Court of Appeal increases Limerick man’s prison sentence

David Hurley

Reporter:

David Hurley

Gordon Ryan had his sentence increased by the Court of Appeal [Picture: Press 22]
A YOUNG man who received a lengthy prison sentence for firearms offences has had his sentence increased by the Court of Appeal.

A YOUNG man who received a lengthy prison sentence for firearms offences has had his sentence increased by the Court of Appeal.

Gordon Ryan, aged 21, who has an address at Greenfields, Rosbrien was sentenced to a total of five years imprisonment last May after he admitted possession of makeshift firearms on two separate occasions.

He pleaded guilty to suspicious possession of the weapons in the Ballinacurra Weston area on November 7, 2012 and on June 23, 2013.

He was on bail in relation to the first offence when the second offence happened.

Limerick Circuit Court was told the first offence was detected when Ryan was observed coming out of a house on Hyde Road at around 11.20pm.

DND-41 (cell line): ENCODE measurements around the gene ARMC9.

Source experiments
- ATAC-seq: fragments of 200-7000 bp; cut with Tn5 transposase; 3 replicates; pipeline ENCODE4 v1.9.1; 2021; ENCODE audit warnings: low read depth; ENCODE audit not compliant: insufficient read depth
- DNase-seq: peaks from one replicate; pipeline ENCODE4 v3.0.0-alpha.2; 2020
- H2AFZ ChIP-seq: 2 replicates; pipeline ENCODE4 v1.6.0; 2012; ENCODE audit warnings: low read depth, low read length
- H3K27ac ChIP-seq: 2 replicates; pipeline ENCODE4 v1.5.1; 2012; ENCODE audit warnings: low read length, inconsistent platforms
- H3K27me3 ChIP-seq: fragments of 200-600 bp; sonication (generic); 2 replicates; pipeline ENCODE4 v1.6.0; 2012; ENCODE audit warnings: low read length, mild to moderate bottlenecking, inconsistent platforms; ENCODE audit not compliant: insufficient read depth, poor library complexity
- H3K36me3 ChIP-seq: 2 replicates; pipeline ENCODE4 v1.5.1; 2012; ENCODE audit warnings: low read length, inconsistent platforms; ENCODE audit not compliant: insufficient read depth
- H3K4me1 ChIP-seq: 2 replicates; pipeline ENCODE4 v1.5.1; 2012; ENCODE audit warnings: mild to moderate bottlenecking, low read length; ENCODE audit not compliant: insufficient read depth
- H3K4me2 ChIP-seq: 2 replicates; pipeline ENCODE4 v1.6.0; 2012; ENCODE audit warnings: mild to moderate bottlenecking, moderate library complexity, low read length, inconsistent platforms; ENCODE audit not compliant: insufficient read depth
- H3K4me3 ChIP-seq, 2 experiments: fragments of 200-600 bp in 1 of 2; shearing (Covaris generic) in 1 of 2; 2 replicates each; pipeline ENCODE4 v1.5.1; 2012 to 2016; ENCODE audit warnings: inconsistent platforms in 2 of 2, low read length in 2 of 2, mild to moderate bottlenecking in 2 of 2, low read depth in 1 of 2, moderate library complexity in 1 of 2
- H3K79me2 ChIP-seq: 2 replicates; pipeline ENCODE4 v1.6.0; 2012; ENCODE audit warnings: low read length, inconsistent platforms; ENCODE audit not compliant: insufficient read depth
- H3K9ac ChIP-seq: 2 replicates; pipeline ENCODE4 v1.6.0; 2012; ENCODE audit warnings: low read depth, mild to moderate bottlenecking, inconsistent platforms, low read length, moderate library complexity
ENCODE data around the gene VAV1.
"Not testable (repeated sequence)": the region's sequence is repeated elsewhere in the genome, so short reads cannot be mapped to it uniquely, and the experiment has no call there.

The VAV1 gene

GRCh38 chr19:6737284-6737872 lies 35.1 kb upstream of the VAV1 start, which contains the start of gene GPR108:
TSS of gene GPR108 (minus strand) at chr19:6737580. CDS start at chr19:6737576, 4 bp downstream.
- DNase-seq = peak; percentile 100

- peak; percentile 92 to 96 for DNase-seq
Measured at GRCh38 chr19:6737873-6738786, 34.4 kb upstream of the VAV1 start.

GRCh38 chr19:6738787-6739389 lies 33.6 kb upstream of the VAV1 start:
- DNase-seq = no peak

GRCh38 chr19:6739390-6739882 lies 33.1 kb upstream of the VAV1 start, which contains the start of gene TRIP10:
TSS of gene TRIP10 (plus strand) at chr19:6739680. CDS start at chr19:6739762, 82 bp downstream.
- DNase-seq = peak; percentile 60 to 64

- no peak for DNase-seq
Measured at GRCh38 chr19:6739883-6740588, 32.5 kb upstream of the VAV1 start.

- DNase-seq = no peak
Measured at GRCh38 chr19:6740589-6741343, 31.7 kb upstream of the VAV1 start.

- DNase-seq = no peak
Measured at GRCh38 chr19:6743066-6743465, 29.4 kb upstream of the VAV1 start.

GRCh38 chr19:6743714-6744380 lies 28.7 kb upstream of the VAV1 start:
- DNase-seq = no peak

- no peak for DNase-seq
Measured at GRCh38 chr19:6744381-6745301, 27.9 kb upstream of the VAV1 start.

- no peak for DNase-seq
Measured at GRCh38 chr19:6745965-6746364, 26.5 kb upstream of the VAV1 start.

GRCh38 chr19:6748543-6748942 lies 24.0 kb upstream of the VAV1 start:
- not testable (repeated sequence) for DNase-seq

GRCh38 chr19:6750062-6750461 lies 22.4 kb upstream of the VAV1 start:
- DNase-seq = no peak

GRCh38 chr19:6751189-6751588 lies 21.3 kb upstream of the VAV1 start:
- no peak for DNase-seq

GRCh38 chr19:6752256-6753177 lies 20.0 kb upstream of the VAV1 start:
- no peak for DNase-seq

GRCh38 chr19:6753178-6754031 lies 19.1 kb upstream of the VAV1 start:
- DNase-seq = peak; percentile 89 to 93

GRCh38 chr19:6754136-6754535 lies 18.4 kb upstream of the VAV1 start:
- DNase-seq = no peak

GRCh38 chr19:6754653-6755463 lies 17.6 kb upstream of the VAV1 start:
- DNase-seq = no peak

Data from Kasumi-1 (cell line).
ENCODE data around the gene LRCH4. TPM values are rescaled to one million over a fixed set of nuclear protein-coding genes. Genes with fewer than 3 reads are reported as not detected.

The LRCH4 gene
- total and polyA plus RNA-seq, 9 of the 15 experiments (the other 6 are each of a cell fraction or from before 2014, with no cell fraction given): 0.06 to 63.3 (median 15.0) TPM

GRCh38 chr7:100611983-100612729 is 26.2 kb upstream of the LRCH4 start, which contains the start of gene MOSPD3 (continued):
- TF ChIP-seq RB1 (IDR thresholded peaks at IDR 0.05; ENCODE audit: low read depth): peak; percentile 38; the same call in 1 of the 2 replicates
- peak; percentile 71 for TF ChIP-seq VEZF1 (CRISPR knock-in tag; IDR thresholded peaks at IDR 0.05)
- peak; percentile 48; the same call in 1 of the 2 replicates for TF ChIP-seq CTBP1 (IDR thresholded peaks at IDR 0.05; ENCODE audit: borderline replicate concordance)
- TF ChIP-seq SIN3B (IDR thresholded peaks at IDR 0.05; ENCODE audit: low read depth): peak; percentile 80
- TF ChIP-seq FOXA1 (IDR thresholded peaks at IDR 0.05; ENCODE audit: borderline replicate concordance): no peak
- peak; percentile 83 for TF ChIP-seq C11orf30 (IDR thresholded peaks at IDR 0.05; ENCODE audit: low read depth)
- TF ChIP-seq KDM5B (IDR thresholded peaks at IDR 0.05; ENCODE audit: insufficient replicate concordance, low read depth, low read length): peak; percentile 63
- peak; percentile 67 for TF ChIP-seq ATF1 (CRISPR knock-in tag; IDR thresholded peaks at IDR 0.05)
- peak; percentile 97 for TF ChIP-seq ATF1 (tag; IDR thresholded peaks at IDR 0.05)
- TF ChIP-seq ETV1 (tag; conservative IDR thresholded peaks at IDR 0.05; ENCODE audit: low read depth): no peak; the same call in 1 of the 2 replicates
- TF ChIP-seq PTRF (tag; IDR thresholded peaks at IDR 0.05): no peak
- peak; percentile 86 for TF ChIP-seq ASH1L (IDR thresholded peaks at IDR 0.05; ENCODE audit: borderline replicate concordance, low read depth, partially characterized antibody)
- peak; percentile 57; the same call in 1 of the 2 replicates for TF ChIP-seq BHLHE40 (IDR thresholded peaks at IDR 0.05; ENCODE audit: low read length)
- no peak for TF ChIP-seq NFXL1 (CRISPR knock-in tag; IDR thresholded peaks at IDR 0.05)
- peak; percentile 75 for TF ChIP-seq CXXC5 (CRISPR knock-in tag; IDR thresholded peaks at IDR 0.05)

He was found in possession of two steel pipes, one of which was loaded with a 12 gauge shotgun cartridge.

Ballistics experts were able to discharge a shot from the weapon, and firearms residue was found inside one of the weapons.

The second weapon was seized after a 21-year-old man sustained over 25 pellet wounds to his face and upper body, after he was allegedly lured by Ryan down an alleyway near Caledonian Park.

Judge Carroll Moran imposed a three year sentence in relation to the offence on November 7, 2012 and he imposed a consecutive three year sentence in relation to the offence on June 23, 2013 suspending the final year.

Ryan has 41 previous convictions for offences including possession of knives.

Following an appeal against the ‘undue leniency’ of the original sentence, Mr Justice George Birmingham, sitting with, Mr Justice Garrett Sheehan and Mr Justice Alan Mahon said the second offence involved the actual discharge of a firearm which caused injuries to a person and this offence was committed while Ryan was on bail.

He said there could be no basis for taking less than five years imprisonment as a starting point for imposing sentence on the second offence. “Indeed a higher sentence might well be justified” he commented.

The three-judge court imposed an eight year sentence, suspending the final twelve months.